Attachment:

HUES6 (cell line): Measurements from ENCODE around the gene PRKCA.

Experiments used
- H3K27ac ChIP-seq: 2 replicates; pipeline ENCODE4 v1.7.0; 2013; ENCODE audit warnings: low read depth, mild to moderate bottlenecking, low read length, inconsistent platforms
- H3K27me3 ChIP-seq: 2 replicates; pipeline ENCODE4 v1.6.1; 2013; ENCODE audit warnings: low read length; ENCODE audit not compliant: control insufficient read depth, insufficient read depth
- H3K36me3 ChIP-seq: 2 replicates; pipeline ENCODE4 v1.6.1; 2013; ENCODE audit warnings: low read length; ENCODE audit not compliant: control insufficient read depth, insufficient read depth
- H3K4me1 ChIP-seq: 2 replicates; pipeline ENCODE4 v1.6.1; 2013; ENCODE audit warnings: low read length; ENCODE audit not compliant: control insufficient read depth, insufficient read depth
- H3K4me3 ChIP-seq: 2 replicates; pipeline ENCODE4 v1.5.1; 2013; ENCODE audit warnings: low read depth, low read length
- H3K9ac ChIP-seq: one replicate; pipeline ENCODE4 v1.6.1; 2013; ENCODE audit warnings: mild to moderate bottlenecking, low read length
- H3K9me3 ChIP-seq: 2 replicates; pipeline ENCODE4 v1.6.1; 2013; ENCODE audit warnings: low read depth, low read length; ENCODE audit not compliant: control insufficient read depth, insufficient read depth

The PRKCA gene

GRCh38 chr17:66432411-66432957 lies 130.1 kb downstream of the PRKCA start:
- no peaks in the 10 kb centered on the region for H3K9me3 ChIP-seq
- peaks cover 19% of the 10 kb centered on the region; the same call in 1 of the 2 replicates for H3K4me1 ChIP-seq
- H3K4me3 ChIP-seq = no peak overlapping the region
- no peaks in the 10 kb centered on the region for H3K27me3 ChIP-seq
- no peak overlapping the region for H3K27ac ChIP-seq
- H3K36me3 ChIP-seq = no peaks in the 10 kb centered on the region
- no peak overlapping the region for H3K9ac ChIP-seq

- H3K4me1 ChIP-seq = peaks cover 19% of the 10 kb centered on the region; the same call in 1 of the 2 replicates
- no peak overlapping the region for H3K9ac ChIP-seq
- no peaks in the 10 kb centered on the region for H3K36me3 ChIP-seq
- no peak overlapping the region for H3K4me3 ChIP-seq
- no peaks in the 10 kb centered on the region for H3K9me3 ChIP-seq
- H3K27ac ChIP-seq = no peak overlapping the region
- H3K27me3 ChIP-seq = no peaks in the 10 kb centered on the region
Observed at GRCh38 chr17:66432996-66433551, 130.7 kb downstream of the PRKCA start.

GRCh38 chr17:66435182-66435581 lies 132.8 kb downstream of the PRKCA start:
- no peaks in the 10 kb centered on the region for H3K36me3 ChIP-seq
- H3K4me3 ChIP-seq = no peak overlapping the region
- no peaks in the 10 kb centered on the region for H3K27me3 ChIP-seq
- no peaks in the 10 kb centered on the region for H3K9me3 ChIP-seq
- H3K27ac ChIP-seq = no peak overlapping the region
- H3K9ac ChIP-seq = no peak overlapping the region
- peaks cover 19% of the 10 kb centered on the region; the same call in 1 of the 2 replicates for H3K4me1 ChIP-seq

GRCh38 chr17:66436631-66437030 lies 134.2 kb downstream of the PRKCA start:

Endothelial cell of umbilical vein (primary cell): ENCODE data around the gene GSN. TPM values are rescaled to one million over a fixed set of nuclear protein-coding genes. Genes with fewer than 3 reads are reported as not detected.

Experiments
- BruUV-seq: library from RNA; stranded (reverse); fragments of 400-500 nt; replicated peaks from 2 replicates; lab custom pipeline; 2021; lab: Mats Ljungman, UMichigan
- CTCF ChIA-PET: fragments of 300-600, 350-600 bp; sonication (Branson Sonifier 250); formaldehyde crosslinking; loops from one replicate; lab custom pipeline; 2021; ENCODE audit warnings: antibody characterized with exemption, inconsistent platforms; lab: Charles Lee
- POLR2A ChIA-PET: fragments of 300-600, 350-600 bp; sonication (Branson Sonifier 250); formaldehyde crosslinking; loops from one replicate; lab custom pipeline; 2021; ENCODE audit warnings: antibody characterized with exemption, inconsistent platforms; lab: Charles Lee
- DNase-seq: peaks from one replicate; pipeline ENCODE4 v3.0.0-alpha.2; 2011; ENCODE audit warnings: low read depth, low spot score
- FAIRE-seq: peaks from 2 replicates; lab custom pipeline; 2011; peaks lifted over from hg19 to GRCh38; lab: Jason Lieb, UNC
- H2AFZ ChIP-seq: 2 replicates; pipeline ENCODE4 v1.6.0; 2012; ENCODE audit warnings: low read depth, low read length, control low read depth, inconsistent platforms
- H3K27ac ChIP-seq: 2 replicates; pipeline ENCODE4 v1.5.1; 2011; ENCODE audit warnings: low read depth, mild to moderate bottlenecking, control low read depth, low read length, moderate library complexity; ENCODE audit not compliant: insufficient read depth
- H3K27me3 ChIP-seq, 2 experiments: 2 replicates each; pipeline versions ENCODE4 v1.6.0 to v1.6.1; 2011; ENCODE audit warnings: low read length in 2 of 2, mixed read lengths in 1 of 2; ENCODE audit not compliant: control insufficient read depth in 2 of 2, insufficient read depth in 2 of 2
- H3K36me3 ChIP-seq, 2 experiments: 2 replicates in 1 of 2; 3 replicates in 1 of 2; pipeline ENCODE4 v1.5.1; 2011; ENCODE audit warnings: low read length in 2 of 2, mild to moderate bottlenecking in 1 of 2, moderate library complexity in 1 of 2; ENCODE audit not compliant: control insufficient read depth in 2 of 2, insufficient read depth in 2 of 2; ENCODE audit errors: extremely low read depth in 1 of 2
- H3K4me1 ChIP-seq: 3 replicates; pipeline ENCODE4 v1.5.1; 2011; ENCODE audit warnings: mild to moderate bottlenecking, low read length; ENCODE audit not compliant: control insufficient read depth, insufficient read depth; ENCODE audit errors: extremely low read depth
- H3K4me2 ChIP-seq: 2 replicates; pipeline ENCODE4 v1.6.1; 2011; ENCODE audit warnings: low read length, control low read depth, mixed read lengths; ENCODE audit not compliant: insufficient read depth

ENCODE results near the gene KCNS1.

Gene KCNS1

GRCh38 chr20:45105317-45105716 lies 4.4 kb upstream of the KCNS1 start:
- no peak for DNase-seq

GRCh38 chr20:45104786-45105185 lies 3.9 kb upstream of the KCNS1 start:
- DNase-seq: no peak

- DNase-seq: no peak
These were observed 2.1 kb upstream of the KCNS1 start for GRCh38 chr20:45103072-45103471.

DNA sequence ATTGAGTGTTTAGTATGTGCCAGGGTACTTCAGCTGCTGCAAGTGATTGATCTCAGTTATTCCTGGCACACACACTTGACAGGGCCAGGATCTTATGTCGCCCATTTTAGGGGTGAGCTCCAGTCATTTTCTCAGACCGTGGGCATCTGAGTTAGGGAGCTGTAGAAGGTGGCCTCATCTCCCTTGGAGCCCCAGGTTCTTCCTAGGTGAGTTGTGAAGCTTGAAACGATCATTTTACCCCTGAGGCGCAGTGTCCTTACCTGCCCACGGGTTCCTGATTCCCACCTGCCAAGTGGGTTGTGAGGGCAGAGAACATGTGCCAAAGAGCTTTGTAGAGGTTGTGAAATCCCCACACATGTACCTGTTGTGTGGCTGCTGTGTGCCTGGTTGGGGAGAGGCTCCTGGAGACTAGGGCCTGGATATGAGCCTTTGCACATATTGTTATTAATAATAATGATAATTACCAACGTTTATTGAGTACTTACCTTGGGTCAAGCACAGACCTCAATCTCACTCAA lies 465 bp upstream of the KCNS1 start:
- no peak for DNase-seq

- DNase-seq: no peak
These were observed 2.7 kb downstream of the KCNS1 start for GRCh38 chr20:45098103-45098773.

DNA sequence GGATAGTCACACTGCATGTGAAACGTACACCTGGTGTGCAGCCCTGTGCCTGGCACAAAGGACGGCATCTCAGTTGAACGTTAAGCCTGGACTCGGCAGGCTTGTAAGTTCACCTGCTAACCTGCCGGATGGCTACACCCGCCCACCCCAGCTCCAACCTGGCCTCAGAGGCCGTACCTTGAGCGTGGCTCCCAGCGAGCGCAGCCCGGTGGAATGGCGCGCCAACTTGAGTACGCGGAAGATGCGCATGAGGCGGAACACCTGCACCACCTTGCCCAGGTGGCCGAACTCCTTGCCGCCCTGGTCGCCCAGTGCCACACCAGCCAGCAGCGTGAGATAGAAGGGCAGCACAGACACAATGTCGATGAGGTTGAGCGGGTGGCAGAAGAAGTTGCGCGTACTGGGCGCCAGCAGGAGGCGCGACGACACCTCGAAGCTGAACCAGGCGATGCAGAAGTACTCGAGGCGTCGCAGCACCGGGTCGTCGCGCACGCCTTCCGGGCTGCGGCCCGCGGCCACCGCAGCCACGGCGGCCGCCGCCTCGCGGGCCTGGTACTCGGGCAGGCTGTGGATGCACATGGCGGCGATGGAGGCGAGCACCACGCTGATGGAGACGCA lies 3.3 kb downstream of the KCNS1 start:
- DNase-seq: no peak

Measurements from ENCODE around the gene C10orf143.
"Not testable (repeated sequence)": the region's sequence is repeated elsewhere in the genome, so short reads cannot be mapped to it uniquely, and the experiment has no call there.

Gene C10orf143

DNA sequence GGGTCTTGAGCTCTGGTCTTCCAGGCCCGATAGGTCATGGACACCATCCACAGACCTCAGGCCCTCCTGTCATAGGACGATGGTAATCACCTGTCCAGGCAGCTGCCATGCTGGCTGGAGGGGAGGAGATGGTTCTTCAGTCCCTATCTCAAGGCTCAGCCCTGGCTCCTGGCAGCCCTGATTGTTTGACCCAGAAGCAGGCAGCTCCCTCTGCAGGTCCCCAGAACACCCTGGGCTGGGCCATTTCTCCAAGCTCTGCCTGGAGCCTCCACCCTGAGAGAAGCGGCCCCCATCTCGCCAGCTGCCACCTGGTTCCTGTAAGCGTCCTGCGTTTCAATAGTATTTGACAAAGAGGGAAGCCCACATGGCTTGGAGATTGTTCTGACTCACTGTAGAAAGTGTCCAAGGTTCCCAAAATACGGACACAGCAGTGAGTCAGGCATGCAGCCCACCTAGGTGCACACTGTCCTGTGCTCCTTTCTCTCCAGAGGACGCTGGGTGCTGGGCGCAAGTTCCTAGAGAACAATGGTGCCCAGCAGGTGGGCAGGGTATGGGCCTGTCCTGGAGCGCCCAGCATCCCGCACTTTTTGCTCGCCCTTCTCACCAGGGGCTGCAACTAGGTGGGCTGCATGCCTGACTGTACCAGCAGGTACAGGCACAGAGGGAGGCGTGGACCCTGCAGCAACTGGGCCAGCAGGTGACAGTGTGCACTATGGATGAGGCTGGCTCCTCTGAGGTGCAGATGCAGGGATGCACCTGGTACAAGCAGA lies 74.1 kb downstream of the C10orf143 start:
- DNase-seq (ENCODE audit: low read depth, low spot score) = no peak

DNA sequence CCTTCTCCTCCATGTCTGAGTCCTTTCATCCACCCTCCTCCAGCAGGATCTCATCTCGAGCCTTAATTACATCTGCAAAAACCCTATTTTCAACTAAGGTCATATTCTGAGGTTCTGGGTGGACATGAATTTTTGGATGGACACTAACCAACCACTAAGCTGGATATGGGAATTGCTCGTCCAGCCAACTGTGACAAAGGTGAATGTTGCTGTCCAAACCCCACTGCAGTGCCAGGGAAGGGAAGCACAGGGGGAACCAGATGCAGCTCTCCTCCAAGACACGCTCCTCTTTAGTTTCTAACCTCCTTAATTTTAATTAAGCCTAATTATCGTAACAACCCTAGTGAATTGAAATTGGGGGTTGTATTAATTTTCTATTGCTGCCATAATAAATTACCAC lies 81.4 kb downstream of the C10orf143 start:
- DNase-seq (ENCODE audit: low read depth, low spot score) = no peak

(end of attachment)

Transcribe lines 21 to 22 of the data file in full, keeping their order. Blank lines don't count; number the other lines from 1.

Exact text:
- no peaks in the 10 kb centered on the region for H3K36me3 ChIP-seq
- no peak overlapping the region for H3K4me3 ChIP-seq